We love clarified butter. What we don't love is the often-messy process of melting and straining it. Here, chef Thomas Kim of Rabbit Hole in Minneapolis offers an easy alternative.

Chelsea Morse
November 04, 2014

We love clarified butter. It's the pure, creamy, golden result of melting butter and removing the water and milk solids, which gives it a higher smoking point (read: better for pan-frying golden chicken cutlets or Cornish game hens). We also love how perfectly crisp it makes butter cookies with clove sugar. What we don't love is the often-messy process of melting and straining the butter. Here, chef Thomas Kim of Rabbit Hole in Minneapolis offers an easy alternative. "It's much easier to execute at home than straining," he says, "and still pretty reliable."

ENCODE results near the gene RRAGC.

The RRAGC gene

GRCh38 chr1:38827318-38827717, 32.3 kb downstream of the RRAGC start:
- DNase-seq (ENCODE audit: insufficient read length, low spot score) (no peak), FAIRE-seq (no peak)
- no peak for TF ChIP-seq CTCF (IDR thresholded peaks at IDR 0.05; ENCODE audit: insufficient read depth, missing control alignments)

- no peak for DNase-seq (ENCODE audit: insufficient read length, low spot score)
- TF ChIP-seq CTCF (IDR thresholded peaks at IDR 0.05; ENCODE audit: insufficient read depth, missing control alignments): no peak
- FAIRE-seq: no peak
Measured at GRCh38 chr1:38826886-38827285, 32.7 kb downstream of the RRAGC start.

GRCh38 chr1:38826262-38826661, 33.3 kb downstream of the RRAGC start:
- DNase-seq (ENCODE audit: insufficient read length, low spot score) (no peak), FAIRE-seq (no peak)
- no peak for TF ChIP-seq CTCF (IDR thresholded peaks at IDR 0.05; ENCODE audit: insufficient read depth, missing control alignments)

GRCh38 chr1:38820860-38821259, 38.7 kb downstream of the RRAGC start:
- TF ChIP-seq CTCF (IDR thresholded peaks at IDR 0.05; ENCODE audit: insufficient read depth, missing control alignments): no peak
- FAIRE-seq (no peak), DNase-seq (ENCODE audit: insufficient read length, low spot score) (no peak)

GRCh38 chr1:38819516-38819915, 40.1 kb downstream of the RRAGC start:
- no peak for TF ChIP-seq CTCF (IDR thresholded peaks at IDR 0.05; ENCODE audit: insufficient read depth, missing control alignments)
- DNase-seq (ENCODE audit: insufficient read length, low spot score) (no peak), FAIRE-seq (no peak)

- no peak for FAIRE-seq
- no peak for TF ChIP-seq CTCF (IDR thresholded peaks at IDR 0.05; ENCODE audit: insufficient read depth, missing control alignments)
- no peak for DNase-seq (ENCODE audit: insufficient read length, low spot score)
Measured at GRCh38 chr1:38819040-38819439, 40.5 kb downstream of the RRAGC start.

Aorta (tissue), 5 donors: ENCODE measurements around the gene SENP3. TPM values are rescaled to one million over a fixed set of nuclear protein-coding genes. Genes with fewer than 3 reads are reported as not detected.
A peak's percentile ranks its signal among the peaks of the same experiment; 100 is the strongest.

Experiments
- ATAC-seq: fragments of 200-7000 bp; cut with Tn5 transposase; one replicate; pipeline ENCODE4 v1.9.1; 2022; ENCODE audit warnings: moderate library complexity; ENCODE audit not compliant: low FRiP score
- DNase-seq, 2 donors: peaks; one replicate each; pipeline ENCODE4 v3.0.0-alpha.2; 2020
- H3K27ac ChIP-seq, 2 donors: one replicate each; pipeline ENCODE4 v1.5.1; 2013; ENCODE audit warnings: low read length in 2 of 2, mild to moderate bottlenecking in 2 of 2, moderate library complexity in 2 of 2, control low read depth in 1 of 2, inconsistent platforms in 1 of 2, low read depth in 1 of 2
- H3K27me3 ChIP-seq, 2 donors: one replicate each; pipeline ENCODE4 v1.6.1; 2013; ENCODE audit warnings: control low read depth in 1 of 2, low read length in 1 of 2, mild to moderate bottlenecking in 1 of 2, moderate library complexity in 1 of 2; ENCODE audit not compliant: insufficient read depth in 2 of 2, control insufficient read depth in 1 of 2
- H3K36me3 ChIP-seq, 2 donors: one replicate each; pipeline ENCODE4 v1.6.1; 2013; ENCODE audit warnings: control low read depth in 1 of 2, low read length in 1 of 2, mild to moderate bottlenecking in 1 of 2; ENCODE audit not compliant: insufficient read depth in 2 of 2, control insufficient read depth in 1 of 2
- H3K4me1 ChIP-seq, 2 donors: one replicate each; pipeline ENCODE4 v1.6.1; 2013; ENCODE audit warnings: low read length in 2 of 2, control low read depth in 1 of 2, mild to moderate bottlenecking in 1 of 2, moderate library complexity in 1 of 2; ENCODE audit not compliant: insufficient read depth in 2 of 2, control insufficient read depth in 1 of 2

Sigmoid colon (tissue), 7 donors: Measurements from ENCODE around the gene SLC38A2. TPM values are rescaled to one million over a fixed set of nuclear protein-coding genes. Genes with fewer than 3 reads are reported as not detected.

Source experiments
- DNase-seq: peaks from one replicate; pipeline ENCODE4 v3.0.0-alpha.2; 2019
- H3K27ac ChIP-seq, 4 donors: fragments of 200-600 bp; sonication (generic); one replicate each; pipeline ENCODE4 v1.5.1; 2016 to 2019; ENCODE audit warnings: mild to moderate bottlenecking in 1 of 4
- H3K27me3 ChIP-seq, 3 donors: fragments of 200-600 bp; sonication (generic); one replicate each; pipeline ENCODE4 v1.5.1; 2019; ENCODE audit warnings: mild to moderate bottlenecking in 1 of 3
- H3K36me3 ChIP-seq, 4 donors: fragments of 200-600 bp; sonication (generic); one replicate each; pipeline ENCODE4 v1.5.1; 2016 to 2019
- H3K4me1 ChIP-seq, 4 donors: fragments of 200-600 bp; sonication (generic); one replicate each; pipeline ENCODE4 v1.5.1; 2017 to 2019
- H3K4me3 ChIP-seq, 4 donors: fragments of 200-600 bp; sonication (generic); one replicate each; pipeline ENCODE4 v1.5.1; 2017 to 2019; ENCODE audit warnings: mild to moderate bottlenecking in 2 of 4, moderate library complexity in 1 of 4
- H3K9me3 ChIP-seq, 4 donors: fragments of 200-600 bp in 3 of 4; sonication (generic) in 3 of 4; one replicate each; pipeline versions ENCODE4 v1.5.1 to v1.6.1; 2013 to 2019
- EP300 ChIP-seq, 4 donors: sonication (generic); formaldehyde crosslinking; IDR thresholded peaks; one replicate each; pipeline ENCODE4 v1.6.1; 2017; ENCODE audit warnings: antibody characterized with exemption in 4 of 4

1. Melt the butter and pour it into a container (preferably one you can see through).

2. Leave it in the fridge overnight to separate and solidify.

3. The next day, skim the surface with a spoon.

4. Using a chopstick or skewer, poke a hole into the butter along the side of the container and pour out the milk solids.

Related: How to Make Homemade Cultured Butter
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